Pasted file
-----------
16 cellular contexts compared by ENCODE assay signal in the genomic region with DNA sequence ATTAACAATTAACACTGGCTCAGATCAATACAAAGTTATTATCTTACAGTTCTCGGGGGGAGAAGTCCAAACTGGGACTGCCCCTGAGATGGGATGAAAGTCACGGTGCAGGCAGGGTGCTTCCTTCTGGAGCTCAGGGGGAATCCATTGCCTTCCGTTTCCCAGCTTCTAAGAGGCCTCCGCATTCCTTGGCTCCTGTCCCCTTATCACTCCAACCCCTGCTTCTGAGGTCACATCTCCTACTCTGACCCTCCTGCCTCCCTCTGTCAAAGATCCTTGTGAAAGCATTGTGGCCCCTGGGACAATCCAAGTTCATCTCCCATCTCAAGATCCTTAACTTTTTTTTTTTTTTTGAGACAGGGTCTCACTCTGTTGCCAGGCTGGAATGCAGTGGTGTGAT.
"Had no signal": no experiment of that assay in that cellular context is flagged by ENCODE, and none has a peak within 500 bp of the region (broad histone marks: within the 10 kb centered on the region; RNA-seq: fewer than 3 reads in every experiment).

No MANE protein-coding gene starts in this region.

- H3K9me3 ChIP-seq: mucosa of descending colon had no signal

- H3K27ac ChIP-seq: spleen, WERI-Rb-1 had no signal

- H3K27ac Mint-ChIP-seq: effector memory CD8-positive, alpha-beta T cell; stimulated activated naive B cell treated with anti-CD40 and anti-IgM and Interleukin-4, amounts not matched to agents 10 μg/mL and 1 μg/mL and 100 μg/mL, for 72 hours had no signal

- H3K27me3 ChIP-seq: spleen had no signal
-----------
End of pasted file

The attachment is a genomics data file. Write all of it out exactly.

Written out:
16 cellular contexts compared by ENCODE assay signal in the genomic region with DNA sequence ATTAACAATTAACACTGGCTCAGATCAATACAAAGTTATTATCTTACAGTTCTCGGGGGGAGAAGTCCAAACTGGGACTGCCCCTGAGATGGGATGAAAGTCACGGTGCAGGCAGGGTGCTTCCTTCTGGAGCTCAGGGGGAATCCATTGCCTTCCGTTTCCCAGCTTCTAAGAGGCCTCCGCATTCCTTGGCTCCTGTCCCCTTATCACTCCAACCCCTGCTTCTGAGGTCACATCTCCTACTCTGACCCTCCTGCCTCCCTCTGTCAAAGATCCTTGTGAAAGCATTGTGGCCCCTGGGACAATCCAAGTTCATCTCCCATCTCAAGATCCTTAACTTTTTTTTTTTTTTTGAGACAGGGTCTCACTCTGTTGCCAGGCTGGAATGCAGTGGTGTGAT.
"Had no signal": no experiment of that assay in that cellular context is flagged by ENCODE, and none has a peak within 500 bp of the region (broad histone marks: within the 10 kb centered on the region; RNA-seq: fewer than 3 reads in every experiment).

No MANE protein-coding gene starts in this region.

- H3K9me3 ChIP-seq: mucosa of descending colon had no signal

- H3K27ac ChIP-seq: spleen, WERI-Rb-1 had no signal

- H3K27ac Mint-ChIP-seq: effector memory CD8-positive, alpha-beta T cell; stimulated activated naive B cell treated with anti-CD40 and anti-IgM and Interleukin-4, amounts not matched to agents 10 μg/mL and 1 μg/mL and 100 μg/mL, for 72 hours had no signal

- H3K27me3 ChIP-seq: spleen had no signal